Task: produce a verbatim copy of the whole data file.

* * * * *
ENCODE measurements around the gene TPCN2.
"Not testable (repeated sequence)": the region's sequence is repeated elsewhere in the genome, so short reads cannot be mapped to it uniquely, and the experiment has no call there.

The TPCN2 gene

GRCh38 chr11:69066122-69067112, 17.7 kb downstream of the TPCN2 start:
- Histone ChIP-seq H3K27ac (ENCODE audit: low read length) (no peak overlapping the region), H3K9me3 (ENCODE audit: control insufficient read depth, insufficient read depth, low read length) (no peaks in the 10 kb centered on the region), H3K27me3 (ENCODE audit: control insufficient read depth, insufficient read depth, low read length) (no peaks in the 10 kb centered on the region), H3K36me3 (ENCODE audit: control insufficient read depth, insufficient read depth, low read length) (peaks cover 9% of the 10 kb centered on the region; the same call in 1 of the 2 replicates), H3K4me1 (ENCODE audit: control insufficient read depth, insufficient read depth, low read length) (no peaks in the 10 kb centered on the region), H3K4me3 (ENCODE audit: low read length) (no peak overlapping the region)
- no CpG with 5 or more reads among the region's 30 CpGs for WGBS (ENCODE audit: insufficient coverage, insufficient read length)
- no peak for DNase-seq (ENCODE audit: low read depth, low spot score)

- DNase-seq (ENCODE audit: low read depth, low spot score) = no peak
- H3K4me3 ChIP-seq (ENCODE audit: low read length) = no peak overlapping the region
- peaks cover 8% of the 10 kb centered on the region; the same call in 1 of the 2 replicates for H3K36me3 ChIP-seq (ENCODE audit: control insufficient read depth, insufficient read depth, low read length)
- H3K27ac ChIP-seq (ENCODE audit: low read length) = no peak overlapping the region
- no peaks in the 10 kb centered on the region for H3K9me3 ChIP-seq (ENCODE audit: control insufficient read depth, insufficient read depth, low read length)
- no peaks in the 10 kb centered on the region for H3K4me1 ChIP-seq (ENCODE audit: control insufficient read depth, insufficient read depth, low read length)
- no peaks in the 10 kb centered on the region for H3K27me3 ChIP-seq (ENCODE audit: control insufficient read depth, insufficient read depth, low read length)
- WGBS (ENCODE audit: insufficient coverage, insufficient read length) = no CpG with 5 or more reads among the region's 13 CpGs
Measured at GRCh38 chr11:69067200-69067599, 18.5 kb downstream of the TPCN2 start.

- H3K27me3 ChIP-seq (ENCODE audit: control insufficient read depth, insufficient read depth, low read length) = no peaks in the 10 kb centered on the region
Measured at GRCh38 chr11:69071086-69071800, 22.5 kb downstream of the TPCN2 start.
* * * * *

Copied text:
ENCODE measurements around the gene TPCN2.
"Not testable (repeated sequence)": the region's sequence is repeated elsewhere in the genome, so short reads cannot be mapped to it uniquely, and the experiment has no call there.

The TPCN2 gene

GRCh38 chr11:69066122-69067112, 17.7 kb downstream of the TPCN2 start:
- Histone ChIP-seq H3K27ac (ENCODE audit: low read length) (no peak overlapping the region), H3K9me3 (ENCODE audit: control insufficient read depth, insufficient read depth, low read length) (no peaks in the 10 kb centered on the region), H3K27me3 (ENCODE audit: control insufficient read depth, insufficient read depth, low read length) (no peaks in the 10 kb centered on the region), H3K36me3 (ENCODE audit: control insufficient read depth, insufficient read depth, low read length) (peaks cover 9% of the 10 kb centered on the region; the same call in 1 of the 2 replicates), H3K4me1 (ENCODE audit: control insufficient read depth, insufficient read depth, low read length) (no peaks in the 10 kb centered on the region), H3K4me3 (ENCODE audit: low read length) (no peak overlapping the region)
- no CpG with 5 or more reads among the region's 30 CpGs for WGBS (ENCODE audit: insufficient coverage, insufficient read length)
- no peak for DNase-seq (ENCODE audit: low read depth, low spot score)

- DNase-seq (ENCODE audit: low read depth, low spot score) = no peak
- H3K4me3 ChIP-seq (ENCODE audit: low read length) = no peak overlapping the region
- peaks cover 8% of the 10 kb centered on the region; the same call in 1 of the 2 replicates for H3K36me3 ChIP-seq (ENCODE audit: control insufficient read depth, insufficient read depth, low read length)
- H3K27ac ChIP-seq (ENCODE audit: low read length) = no peak overlapping the region
- no peaks in the 10 kb centered on the region for H3K9me3 ChIP-seq (ENCODE audit: control insufficient read depth, insufficient read depth, low read length)
- no peaks in the 10 kb centered on the region for H3K4me1 ChIP-seq (ENCODE audit: control insufficient read depth, insufficient read depth, low read length)
- no peaks in the 10 kb centered on the region for H3K27me3 ChIP-seq (ENCODE audit: control insufficient read depth, insufficient read depth, low read length)
- WGBS (ENCODE audit: insufficient coverage, insufficient read length) = no CpG with 5 or more reads among the region's 13 CpGs
Measured at GRCh38 chr11:69067200-69067599, 18.5 kb downstream of the TPCN2 start.

- H3K27me3 ChIP-seq (ENCODE audit: control insufficient read depth, insufficient read depth, low read length) = no peaks in the 10 kb centered on the region
Measured at GRCh38 chr11:69071086-69071800, 22.5 kb downstream of the TPCN2 start.